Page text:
Sammy's Story
The Story of an Unadoptable Dog

Months 4 & 5

DOC092809-0001 Samuel drawing running w leash 092809

Sammy at Large

His fourth month away from abuse and fear, and away from the difficulties of a shelter environment, marked a clear, albeit gradual, turning point for Samuel.  Away from a painful and degrading past, and toward an eventful and rewarding future. 

No longer compelled to remain ever-wakeful and ever-alert for danger.  No longer compelled to spend every moment anticipating abuse.  No longer compelled to spend every moment plotting his escape.  No longer compelled to fight for food and afraid to eat it when he got it.  No longer completely and utterly exhausted by the constant vigilance and preparedness required to react and escape.  During this month, Samuel was finally able to rest and recoup, a little more each day.  He must have been absolutely exhausted.  But now, finally, he was able to relax for more than a minute at a time. 

And so on occasions he moved out of the corner of the room, into more central locations, especially when it was quiet.  He began to lie down sometimes, instead of always remaining upright.  Instead of always remaining standing or seated.  Ready for a quick get-away.  And, sometimes, while lying down, Samuel even stuck his legs straight out, back and front.  Like a puppy.  Without a care in the world.  With that little gesture Samuel showed how far he had come in these three to four months.  And how far he could go.  What a plucky little dog!  What spirit!  What determination! 

And because he could rest and relax, Samuel could now begin to explore life.  He could begin to learn to live life.  Now Samuel had the freedom, the time, the energy and the peace of mind necessary to observe and analyze his world. He watched everything that went on constantly, assiduously.  Seeking to learn.  Seeking to understand.  

Sam had always been very attentive to what was going on around him.  But now, it was clear, he was viewing the world from a different perspective and with a different demeanor.   Now, he was watching the world out of bright-eyed interest and curiosity, rather than fear.  Turning his head from side to side any time something happened that he did not quite understand.  He began to make direct eye contact, by choice, instead of always turning his head away.  And he did learn.  And begin to understand.

Yet.  Despite all these indications of increasing confidence and trust, Sam had never wagged his tail.  Quite the opposite.  Sam’s tail remained constantly, committedly, in the very lowest possible position.  Down his back and tucked under his body, between his legs.  Except when he met a group of other dogs. Beginning in the third month, Sam had begun to wag his tail at other dogs.  And that in and of itself was huge for Sam.  Because it indicated a recovered capacity for sociability.  But, it was for dogs only.  And Sam’s problems were not with dogs.  They were with people. 

Needless to say, the day that Samuel first wagged his tail would be cause for major celebration.  A sure sign that he was truly enjoying, and trusting, life. 

And, during this fourth month, that show stopping moment finally arrived.  Samuel actually wagged his tail.  At a person.  For the first time ever.   This  was Samuel’s Rubicon.  And he had crossed it.  This was a huge, very clear, very concrete measure of how very far Sam’s trust,  Sam’s confidence and Sam’s joie de vivre had come in the 3 plus months since his rehabilitation began.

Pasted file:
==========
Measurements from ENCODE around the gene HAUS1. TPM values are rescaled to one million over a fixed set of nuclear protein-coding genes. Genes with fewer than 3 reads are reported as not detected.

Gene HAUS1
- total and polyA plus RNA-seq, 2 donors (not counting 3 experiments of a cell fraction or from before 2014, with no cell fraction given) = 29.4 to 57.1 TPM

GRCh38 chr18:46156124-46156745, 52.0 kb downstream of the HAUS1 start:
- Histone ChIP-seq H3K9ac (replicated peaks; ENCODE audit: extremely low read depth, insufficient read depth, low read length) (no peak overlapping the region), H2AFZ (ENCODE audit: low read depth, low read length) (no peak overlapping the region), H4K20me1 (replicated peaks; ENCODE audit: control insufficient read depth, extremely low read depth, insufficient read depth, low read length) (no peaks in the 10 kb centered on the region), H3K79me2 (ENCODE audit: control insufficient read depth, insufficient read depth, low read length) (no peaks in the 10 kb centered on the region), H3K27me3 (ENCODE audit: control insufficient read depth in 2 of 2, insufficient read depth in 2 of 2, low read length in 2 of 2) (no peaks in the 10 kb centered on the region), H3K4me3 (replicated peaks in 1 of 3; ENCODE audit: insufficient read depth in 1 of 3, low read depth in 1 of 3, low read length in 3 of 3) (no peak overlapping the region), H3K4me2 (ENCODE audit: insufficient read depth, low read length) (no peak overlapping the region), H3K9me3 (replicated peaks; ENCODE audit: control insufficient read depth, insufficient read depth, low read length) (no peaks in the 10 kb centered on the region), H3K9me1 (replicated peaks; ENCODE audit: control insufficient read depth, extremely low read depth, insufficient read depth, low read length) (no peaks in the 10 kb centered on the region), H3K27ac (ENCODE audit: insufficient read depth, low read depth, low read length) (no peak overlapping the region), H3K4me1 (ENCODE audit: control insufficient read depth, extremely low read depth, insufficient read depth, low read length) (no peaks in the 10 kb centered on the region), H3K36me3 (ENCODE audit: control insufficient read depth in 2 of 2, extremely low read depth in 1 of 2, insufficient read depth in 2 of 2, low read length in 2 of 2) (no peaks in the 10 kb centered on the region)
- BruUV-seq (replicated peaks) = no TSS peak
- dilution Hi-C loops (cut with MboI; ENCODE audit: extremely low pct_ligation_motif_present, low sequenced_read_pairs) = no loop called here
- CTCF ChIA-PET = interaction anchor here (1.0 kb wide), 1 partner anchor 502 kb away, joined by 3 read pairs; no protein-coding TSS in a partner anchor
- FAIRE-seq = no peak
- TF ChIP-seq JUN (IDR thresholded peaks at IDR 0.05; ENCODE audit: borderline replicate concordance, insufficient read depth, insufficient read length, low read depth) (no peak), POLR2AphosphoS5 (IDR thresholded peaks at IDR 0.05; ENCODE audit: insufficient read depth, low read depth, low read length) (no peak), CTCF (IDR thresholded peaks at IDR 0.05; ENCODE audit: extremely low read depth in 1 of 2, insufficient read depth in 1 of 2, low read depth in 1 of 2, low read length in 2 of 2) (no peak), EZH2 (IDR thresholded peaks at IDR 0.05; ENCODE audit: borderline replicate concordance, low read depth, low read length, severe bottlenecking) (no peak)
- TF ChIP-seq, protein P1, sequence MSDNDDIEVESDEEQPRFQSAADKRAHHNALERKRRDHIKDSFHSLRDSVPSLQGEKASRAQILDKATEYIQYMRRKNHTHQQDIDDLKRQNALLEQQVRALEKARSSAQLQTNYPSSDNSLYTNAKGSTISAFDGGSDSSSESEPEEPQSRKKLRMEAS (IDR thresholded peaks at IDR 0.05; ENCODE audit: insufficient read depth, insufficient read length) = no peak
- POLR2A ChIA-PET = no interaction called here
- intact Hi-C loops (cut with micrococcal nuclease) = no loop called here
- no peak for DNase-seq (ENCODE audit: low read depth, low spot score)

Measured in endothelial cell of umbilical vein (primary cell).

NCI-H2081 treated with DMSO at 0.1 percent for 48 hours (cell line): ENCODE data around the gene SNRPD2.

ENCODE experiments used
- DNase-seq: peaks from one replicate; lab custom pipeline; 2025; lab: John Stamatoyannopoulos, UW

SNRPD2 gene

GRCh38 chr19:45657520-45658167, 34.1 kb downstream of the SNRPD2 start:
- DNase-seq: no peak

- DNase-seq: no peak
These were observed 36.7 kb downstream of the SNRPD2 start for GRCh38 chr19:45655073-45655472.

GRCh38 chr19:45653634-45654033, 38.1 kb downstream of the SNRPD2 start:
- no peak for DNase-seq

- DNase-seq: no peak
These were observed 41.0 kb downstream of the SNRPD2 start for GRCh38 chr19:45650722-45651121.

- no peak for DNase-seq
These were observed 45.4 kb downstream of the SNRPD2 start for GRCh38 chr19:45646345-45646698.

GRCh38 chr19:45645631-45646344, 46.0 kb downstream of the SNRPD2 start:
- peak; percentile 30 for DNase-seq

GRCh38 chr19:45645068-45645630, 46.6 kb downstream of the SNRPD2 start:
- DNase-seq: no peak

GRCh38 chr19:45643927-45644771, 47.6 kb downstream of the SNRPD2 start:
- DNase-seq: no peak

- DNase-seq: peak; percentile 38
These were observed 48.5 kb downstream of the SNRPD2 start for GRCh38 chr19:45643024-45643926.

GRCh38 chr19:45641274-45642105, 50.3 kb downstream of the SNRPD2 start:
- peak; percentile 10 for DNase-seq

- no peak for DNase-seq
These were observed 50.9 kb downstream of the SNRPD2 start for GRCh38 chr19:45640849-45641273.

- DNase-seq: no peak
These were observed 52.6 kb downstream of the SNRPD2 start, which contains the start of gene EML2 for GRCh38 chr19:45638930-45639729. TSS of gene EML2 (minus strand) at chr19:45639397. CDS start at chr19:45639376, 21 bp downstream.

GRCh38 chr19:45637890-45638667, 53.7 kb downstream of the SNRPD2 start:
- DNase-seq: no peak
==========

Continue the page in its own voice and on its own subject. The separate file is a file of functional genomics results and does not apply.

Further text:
Now, not only was he not recoiling completely from any and all human contact and proximity, as he had been initially.  Now, he was actually, affirmatively, expressing pleasure at the presence of a human being. 

This simple gesture, taken completely for granted by most dog owners, was a turning point.  A turning point away from the pain and fear of the past.  Turning to face the joy and the promise of Sam’s future.

Not only did Samuel no longer feel  fear of all human beings.  Now, Sammy knew there could be pleasure, companionship and fun in the company of a human being.  Enough to make him wag his tail.  After all that time.   He had turned the corner in his relationship with people.  Or, at least, with one person.

And, now, even when Samuel’s tail is not actually wagging, it is always carried upright, above his back, the natural position for the tail of a confident, happy Bichon Frise or a Poodle.  Except when something frightens him.  But then, it comes right back up, as soon as the cause of the fright is gone.

And the reason for  Samuel’s excited tail wagging?  No prizes for guessing that.  Going “walkie-walkie,” of course.  Samuel knows that every single weekday morning his routine includes a run.  And he adores it. Anticipates it with palpable glee as patiently, hopefully, he listens for the sound of the leashes coming out.  As soon as he sees or hears them, he bursts into paroxysms of delight.  And goes charging around the house, at top speed,  like a veritable one-man keystone cops chase.

Because, as Sam has made abundantly clear, when he is running, Sam is truly himself.  He runs, he skips, he stops, he starts, he checks out every detail of the neighborhood as he goes by, he jumps up on walls and back down again, goes up front yard steps and back down again, he looks for cats in all the houses where they live, turns into the yards of all his friends in the neighborhood, keeps an eye on squirrels, chases birds, runs into neighbors, both human and canine, checks out buses going by and gives the garbage truck a very wide berth.  He is doing something he  knows how to do.  And he knows how to do it very, very well.  He doesn’t have to think about it.  Not for a moment.  Unlike everything else in Sam’s life. 

And, of course, it provides a wonderful outlet for Sam’s drive and energy.